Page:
As early as 1909 Frances wrote and produced her play "The Heir of Manville Grange, a Peripeteitic Play in Four Acts."  This was put on again in 1922, and Frances created a scrapbook of her script, photographs, and clippings about the productions.  It was suggested that the peripetetic feature, being staged sequentially around Ragdlae for guests, preceded a similar effort by the Belgian poet, Maurice Maeterlinck.  By ca. 1912 Howard Shaw was designing and building an outdoor theater based on Italian dprecedents on the north section of the Ragdale property, the Ragdale Ring, with the audience in a low-stone-walled circular space for audience seating (ca. 200) with the stage to the east, layers of evergreens (arbor vitae) for the wings.  A Garden Drama, a Play for Children and Grown-Ups, was published in 1913 and again in 1926 by Samuel French (for rental to community groups).  Three other plays appear in a mimeographed posthumous collection, Essays, Plays and Stories for Children, in a section entitled  "Three Plays": "The Person in the Chair," The Desk of Simeon Dark," and "The Drawn Curtain."  These are intended for a library corner as a stage setting, with an audience of twenty five.

This posthumous volume, unpaginated, also contains a number of essays, one on open-air theaters, others on travel, etc.  It also has many short stories for children.  Written in the 1930s for grandchildren and neighbors' children was Wake Up, Old House.  This is represented in a copy of the original typescript, (95 pp., double-spaced) with testiments to it by the children at the front. 

The writing, especially the poetry, of Frances Shaw was of good quality but the output was limited, not unlike that of her granddaughter Alice Judson (Ryerson, Hayes), founder of the Ragdale Foundation in 1976 and its guiding spirit over the next three decades while also writing poetry.  Ragdale executive director Michael Wilkerson was once asked, ca. 1994, by this writer how good Alice's writing was.  Wilkerson opined that it was very good, sometimes, an occasionally extremely good, but not in a sufficient quantity to constitute a serious body of work, due to all of the writer's other activities (raising a family, getting a Ph.D., in education, running an artists' community, etc.).  For Frances the circumnstances were not dissimilar.  Some of her poems are very good, enough to wish that there were more.  But for her many efforts in support of and as part of the Chicago Literary Renaissance of 1911-17, she deserves to be remembered.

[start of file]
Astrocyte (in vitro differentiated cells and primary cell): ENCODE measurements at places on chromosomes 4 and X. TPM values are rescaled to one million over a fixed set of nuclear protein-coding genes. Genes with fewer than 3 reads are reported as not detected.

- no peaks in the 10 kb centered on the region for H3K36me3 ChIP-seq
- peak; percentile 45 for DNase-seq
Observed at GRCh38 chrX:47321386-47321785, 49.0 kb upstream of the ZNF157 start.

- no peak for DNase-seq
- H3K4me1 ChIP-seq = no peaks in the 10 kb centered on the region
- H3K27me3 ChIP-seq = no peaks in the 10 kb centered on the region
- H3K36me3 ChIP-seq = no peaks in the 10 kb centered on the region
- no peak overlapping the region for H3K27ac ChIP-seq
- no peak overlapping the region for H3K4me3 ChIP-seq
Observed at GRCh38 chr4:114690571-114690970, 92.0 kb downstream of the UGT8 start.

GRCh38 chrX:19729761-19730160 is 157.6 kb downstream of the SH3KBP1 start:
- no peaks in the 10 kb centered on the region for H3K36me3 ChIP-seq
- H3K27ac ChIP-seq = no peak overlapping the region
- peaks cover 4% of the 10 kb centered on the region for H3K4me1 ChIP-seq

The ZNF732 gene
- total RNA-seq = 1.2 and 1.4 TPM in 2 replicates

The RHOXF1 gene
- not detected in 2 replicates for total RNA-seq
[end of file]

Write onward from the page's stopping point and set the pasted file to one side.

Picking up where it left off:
Sources:

Hayes, Alice, and Susan Moon.  Ragdale: a History and Guide.  Lake Forest: Open Books and the Ragdale Foundation, 1990. 

Shaw, Frances Wells. Essays, Plays, and Stories for Children.  ca. 1940. 

______. A Garden Drama: A Play for Children and Grown-Ups.  1913, 1926.

______.  The Heir of Manville Grange.  89 pp. (scrapbook format, with photos, music, articles, and a typescript of the play), ca. 1922.

______. Ragdale Book of Verse.  Lake Forest: Gothic Press, 1911.  50 copies.

______. Songs of a Baby's Day.  Illus. Sylvia Shaw.  1917, 1928.

______. Wake Up, Old House. Typescript,  ca. 1930s. 

______. Who Loves the Rain and Other Poems.  1940.

Sources:

Sources:

Hayes, Alice, and Susan Moon.  <em style="margin-top: 0px; margin-right: 0px; margin-bottom: 0px; margin-left: 0px; padding-top: 0px; padding-right: 0px; padding-bottom: 0px; padding-left: 0px; ">Ragdale: a History and Guide</em>.  Lake Forest: Open Books and the Ragdale Foundation, 1990. 

Shaw, Frances Wells. Essays, Plays, and Stories for Children.  ca. 1940. 

______. A Garden Drama: A Play for Children and Grown-Ups.  1913, 1926.

______.  The Heir of Manville Grange.  89 pp. (scrapbook format, with photos, music, articles, and a typescript of the play), ca. 1922.

______. Ragdale Book of Verse.  Lake Forest: Gothic Press, 1911.  50 copies.

______. Songs of a Baby's Day.  Illus. Sylvia Shaw.  1917, 1928.

______. Wake Up, Old House. ‚ÄčTypescript,  ca. 1930s.

______. Who Loves the Rain and Other Poems.  1940.

Note Author: Arthur H. Miller, Archivist, Lake Forest College, amiller@lakeforest.edu